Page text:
While Dodge recognizes that suicide can be a scary topic to approach and talk about with your friend, it’s so important to be direct and ask them very specific questions.
“Oftentimes, people are worried to ask direct questions like ‘Are you thinking about suicide?’ because they fear they wouldn’t know what to do if their friend says yes. So they don’t ask directly. Using direct language shows your loved one that you’re not afraid and you’re willing to sit with them,” Dodge tells GO. “Someone sharing their feelings and thoughts about suicide decreases their isolation and their chance of attempting suicide.”
Dodge shared with us some questions that you can ask:
- Are you thinking about killing yourself/suicide?
- Have you thought about how you might do it?
- Do you have a plan to attempt suicide?
- Have you ever felt like this before?
- If yes, follow up with: What worked in the past to get through this? Are those practices worth trying again?
3. Listen, accept and acknowledge.
“Find out as much information as you can, without judgment. Listen to what they’re saying, accept it. Acknowledge that’s where they are at right now,” Dodge advises.
There are varying degrees of depression, and they may or may not be suicidal. By listening to what they’re going through and acknowledging how real those feelings are—you are showing them that they have hope.
“As a loved one, be open to sitting with them in their feelings. Find empathy in your communication,” Dodge tells GO. “Connect with them and build on their strengths. If they’ve thought about suicide before, talk about what got them through these feelings in the past. Maybe try some of those tactics with them.”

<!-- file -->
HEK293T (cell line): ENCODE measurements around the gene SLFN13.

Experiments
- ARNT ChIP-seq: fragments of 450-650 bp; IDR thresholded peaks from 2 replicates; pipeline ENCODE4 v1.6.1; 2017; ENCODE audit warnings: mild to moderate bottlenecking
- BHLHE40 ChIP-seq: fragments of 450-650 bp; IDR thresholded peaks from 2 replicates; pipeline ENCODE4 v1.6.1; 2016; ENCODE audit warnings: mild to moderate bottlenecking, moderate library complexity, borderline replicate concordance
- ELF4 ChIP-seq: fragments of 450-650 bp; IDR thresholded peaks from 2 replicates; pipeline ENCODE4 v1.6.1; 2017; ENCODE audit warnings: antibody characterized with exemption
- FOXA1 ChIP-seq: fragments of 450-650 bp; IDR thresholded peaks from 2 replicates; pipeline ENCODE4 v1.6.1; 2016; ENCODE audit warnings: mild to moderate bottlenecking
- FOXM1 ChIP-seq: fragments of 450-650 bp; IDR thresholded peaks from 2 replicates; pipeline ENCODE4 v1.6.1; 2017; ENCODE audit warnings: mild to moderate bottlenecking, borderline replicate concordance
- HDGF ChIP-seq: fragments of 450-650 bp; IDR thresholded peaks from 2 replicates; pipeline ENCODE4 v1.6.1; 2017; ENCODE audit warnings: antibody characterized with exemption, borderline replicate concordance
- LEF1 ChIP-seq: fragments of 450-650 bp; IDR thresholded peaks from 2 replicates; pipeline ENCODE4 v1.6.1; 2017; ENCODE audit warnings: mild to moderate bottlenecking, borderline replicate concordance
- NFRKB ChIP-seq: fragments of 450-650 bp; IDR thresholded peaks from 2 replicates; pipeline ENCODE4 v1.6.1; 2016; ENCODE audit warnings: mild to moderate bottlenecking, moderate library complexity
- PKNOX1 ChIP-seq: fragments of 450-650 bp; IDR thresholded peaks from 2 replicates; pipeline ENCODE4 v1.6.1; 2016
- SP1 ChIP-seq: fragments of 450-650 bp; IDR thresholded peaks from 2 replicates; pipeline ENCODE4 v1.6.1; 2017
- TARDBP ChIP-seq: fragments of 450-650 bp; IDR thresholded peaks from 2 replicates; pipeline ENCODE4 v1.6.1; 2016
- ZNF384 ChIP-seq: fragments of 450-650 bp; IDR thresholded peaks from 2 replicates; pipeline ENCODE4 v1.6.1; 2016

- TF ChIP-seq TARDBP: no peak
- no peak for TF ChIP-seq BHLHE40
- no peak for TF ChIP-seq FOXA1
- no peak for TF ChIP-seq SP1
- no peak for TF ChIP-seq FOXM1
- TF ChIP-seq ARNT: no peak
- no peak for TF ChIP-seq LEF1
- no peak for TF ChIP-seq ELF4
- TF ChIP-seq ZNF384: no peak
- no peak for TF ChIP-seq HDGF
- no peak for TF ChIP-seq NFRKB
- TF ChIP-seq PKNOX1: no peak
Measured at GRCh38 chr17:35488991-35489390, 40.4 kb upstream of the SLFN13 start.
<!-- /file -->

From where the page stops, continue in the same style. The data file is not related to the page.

4. Empower them to try to get help.
“It’s important to find out if they are considering and have a plan to act on these thoughts,” Dodge explains. “You want to get them thinking about someone they can go to for help, besides you. Whether a school counselor, parent, teacher or one of The Trevor Project’s hotlines.”
When it comes to continuing on a path of self-care after suicidal thoughts, it’s important to keep engaging with loved ones. Dodge says it’s imperative to make sure not to isolate. “A lot of suicidal behavior stems from a social and cultural environment, The numbers aren’t higher for LGBTQ people just because. It has to do with increased marginalization. Engaging with supportive friends and family can help. Finding a safe and affirming space in school, like a GSA or other LGBTQ group, can help.”
Dodge even suggests the “TrevorSpace,” a platform The Trevor Project has built to provide a safe space online for LGBTQ youth. “TrevorSpace is an online peer support community, if you’re within our age demographic you can register to be a member. It’s a monitored site where young LGBTQ people can talk about anything with their peers, even share photos. It’s great because you can be located anywhere and still have an LGBTQ community.”
5. Continue to check in with them.
“Try not to leave them alone in the hours after they’ve told you about their suicidal thoughts,” Dodge reiterates.
If you can get them engaging with The Trevor Project or someone else who can help, that’s the best next step. Then when you have to leave, you know they have access to resources other than you.
Be sure to continue to check in on your friend. Even if it feels like they’re pushing you away, much like my friend Jenna did. They may be doing so out of fear or embarrassment. Continue to send them loving texts, phone calls and in person check-ins. Those moments and messages can make a big difference in letting someone know that you’ll be there for them. That they have support and love. It lets them know that they matter in this big, scary world. And sometimes we just need one person to remind us that we’re valued and loved.
If you or someone you know may be at risk for suicide, you can call the Trevor Project’s 24/7 Trevor Lifeline at 1-866-488-7386 or the National Suicide Prevention Lifeline at 1-800-273-8255. To access the Crisis Text Line, text HOME to 741741.